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How to Manage Creative People
They're not at as wild as you think. They are actually some of the smartest people you might meet. And that's the problem!
"What exhausts them is the inability of so many people to simply communicate, guide and direct them. The assumption is that they're creative and they'll just figure it out. "
This according to Steve Nubie, a veteran of the creative front who has worked in creative departments at Ad Agencies, client companies and has written numerous books, articles and entertainment scripts from the Twilight Zone to McDonald's.
"Everyone wants to believe that creative people can figure it all out. The simple answer is they can. But they can do so much better if they have more than a clue about the problem, opportunity or solution someone is looking for."
Nubie feels that one of the reasons innovation has stalled in many American companies is related to this lack of insight.
"It's rare that you see an intelligent or insightful brief. What you usually get is a litany of worries, copy points, and a long list of people to talk to who rarely agree on anything. It's a total waste of creative time because it's all a hand-off and the creative person has to come up with the silver-bullet to magically fix everything."
So what's a mother to do?
"3 things." Nubie said. "And every creative person knows them all too well. You fake it, you figure it out, and you hope. And it all sucks. But every now and again you run into someone who knows how to manage the creative herd. And that's when wonderful things happen."
Nubie's book, Navigating The Creative Process: 6 Steps to Creative Success outlines what he wishes would have happened more often in his career.
"I was really hoping this would be an upbeat and positive approach to creative, but then every creative person I ever worked with would have laughed and called me a sell-out. So it's brutal, honest, inflammatory, and all true. I don't think any of us in creative want it that way, but if you get a good night's sleep every night you're not in the creative business."
Across the creative path Nubie describes are some of the top creative names in the business from Bob Scarpelli, the Chief Creative Officer of DDB Worldwide to Chief Creative Officer Luis Miguel Messianu of Alma DDB, retired Executive Creative Director Allen Klein of Leo Burnett, and many more.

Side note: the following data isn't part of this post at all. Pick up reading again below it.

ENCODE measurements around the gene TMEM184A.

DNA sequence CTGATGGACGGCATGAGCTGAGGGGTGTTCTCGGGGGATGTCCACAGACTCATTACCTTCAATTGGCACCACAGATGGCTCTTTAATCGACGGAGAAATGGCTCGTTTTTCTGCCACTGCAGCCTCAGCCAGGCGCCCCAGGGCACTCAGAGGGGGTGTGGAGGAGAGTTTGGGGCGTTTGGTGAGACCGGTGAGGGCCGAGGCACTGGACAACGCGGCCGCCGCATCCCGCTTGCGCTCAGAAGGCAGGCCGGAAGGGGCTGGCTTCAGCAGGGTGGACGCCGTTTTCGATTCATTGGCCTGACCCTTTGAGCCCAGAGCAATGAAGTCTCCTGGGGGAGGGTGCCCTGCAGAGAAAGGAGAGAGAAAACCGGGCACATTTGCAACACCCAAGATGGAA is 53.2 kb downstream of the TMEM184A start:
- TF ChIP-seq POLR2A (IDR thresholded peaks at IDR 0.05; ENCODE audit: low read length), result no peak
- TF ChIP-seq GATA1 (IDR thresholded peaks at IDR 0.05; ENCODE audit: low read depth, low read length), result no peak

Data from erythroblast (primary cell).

"I've met people who are creative engines. They fuel the process and they understand something that's hard to define. Creative people define a unique community. But what defines them best is the simple fact that they're never satisfied. That's what makes them creative in the first place. Yet, too many people see that as a fault and a weakness. To me a satisfied creative person is either dead or has been faking it all along."
So can a creative person ever stop being creative?
"I don't know. It's kind of a decision you make and once you make it you can't go back. But then for many of us, it's not a decision at all. It's just an affliction you can't stop and you look for ways to express it. If you're lucky you find the right people and the right opportunities to turn that creativity to positive expressions. That's what gets me the most. Instead of finding a creative new way to create a Ponzi scheme, so many creative people are out there working hard to do the right thing and searching for good problems to solve. Now if only we could find more people to motivate them with the energy and the willingness to give them the right direction..."
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Steve Nubie's book Navigating the Creative Process: 6 Steps to Creative Success can be found at Smashwords.com or at Amazon.com.